Saturday, November 30, 2019

Book Review: "The Nobodies" by Liza Palmer

When life knocks you to your knees, you can completely fall to pieces or you can hang on to at least a shred of self-esteem and dignity. Joan Dixon may be closer to the former than the latter at this point, since her journalism career continues to go nowhere, she's had to move back in with her parents, and she's applying for jobs that are far, far more junior than she should consider. But what choice does she have?

After landing an internship at a newspaper right out of high school, she thought she'd have a glorious career as a journalist, but it never materialized. And when a meeting with her old mentor leaves her wondering if she ever really had any talent, she's considering any opportunity, even working as a bar back (she apparently only needs to show one breast, which seems like a good compromise for her).

Joan applies to be a junior copywriter at Bloom, a startup tech company in Los Angeles founded by two college best friends, which is about to go public. She's easily one of the oldest people working there and she finds the culture intriguing, bewildering, and frustrating. She should feel good about the office's fancy coffee machine and the unlimited supply of snacks and beverages, but how can she reconcile a workplace where the employees care more about why the cafeteria stopped carrying a certain variety of ramen noodles than serious issues?

Even as she becomes close with her team, and may even be in the midst of a flirtation with a colleague, the journalist in Joan can't rest. So when she can't quite figure out what Bloom does beyond the buzzwordy descriptions she gets, she asks questions. When the answers to those questions don't satisfy her she starts to dig deeper. And then she realizes there may be some reality behind her sneaking suspicions.

When Joan starts doing some surreptitious investigating, she starts to wonder whether she's subconsciously trying to sabotage her chance at stability. Does she really think there's something worth digging into, and even if it is, could it be worth the possibility of hundreds of people losing their jobs if what she finds signals the end of Bloom? And when her newfound friends join in to help her investigation, should she let them risk their jobs just for the sake of companionship?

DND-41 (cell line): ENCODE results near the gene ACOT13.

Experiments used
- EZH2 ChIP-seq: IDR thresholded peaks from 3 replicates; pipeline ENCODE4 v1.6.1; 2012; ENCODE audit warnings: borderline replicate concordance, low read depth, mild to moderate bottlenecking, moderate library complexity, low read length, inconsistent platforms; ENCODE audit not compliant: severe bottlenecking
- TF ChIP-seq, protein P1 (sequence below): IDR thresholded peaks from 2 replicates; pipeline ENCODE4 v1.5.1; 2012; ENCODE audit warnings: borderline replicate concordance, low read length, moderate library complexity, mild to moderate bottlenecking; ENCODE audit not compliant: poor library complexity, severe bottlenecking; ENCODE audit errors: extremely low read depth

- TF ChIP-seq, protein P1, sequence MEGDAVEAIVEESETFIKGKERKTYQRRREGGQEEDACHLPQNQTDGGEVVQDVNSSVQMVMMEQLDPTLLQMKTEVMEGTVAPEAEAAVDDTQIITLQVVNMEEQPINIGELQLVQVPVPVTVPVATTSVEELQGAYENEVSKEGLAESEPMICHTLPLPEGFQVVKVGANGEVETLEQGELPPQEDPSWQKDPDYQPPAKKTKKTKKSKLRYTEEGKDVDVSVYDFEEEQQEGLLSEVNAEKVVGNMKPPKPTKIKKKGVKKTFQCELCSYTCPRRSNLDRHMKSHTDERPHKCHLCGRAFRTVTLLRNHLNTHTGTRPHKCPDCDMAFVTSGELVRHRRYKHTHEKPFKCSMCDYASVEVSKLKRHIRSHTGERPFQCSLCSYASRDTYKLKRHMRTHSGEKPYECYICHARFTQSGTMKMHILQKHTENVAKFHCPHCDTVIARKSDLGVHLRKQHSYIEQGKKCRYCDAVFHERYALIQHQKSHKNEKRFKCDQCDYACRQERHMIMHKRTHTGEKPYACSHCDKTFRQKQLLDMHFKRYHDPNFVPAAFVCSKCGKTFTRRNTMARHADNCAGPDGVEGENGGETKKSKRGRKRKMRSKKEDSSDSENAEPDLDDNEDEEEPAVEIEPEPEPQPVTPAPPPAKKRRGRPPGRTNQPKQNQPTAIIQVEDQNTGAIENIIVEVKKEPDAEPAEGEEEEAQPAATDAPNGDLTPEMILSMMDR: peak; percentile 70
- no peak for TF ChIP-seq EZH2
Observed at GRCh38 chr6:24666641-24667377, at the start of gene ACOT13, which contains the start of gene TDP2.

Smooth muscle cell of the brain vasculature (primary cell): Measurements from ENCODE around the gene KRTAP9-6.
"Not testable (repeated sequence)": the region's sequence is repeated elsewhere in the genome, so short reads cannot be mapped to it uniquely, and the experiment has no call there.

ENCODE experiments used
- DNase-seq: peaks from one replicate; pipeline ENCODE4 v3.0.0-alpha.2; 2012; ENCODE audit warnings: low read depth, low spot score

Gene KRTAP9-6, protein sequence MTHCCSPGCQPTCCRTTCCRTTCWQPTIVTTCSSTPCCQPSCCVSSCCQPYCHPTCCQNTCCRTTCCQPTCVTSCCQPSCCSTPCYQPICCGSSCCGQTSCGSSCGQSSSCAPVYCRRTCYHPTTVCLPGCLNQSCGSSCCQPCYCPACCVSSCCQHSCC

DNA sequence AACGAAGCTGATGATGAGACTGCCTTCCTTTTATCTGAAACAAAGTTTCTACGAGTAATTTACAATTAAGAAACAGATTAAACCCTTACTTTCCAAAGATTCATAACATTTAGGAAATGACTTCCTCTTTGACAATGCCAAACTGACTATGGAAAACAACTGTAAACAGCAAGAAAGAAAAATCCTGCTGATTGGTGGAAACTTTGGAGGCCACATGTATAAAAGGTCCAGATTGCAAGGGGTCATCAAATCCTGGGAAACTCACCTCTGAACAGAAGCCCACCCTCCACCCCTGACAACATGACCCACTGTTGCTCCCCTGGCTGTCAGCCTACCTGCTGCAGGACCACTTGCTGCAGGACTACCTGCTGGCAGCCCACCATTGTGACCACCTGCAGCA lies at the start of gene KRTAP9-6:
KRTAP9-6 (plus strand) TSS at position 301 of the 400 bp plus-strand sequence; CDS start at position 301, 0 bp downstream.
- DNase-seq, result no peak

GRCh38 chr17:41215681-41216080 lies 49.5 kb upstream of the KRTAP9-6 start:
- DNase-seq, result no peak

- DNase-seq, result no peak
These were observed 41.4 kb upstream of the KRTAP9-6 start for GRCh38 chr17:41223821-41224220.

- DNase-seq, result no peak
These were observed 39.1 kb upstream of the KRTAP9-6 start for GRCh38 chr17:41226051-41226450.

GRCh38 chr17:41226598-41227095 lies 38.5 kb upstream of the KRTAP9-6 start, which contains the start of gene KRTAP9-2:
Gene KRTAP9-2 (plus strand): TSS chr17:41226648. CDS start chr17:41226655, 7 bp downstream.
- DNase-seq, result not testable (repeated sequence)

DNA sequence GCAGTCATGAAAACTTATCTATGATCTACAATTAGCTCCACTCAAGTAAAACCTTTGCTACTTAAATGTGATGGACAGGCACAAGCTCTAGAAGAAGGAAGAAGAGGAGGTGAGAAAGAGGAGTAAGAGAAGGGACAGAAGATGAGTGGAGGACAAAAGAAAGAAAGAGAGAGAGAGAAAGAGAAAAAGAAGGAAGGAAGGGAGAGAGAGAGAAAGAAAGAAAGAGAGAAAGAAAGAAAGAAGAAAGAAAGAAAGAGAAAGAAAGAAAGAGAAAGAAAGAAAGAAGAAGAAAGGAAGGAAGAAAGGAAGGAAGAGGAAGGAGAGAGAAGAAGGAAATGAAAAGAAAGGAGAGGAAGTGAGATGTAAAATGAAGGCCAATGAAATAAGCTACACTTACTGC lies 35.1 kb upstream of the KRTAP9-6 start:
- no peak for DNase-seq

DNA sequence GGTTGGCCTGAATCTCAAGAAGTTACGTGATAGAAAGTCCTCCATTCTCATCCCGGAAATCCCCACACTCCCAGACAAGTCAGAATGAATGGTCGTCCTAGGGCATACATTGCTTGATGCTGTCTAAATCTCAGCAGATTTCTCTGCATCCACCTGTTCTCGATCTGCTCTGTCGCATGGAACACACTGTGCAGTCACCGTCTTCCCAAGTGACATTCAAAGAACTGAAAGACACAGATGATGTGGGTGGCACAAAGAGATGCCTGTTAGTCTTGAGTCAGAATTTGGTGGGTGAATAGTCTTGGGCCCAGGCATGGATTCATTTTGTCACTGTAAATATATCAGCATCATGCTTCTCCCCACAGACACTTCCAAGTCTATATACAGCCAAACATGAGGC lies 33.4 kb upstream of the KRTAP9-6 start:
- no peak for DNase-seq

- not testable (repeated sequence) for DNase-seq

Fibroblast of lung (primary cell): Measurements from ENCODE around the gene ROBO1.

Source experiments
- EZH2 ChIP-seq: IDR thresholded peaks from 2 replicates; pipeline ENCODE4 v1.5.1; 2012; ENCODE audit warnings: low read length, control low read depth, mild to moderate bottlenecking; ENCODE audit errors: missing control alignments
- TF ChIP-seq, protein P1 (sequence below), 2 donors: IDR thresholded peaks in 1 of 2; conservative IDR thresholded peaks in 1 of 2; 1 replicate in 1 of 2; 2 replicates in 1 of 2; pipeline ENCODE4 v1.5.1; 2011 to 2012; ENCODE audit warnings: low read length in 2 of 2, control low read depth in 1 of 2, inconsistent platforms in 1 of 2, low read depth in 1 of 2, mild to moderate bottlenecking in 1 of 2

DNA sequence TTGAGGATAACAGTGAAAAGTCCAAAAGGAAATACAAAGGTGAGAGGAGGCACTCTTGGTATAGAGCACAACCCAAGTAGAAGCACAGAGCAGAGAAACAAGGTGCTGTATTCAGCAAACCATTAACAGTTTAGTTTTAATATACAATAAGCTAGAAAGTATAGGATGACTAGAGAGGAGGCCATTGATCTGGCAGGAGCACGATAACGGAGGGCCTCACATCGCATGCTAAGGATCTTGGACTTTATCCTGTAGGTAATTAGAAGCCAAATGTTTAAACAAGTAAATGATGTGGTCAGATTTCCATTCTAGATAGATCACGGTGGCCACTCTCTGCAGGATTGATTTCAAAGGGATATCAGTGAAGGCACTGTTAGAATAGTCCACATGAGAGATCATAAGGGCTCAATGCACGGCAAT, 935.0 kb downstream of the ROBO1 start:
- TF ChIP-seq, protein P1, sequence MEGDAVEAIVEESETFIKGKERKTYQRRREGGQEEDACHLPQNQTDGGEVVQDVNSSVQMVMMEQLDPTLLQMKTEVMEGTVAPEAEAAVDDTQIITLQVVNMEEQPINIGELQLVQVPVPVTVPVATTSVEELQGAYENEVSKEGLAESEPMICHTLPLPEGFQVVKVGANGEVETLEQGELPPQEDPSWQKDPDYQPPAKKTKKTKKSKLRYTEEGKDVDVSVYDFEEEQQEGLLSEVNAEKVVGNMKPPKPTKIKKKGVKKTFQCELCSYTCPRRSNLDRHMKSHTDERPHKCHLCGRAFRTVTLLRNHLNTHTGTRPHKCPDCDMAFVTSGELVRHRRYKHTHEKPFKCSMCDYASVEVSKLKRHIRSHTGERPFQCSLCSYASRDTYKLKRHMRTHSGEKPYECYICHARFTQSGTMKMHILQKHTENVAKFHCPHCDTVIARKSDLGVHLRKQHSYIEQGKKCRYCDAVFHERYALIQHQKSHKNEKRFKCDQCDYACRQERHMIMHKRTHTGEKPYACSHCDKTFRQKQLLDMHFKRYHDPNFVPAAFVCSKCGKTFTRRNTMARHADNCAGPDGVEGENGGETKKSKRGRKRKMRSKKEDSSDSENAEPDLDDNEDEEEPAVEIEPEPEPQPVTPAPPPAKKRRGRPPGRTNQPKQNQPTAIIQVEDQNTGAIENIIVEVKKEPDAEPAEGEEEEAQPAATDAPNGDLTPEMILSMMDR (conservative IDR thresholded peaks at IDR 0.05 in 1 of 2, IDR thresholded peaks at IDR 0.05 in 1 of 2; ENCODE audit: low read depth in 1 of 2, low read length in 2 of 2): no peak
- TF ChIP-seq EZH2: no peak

The Nobodies is an interesting character study about a woman relentless in her pursuit of her dreams who worries she might not have the stuff to make her dreams come true. Joan is so focused that throughout her life she's neglected relationships, friendships, family, and she wonders if all of those sacrifices were worth it given that she's left with nothing. But does that mean she should give up for good?

This was a quick read, and I enjoyed Liza Palmer's storytelling ability. I'll admit I had trouble figuring out just what Bloom did, too, so Joan's investigation was interesting, but it went on a little longer than it needed to. I loved the supporting characters in this story perhaps a little more than Joan herself, but I was still completely drawn into her story.

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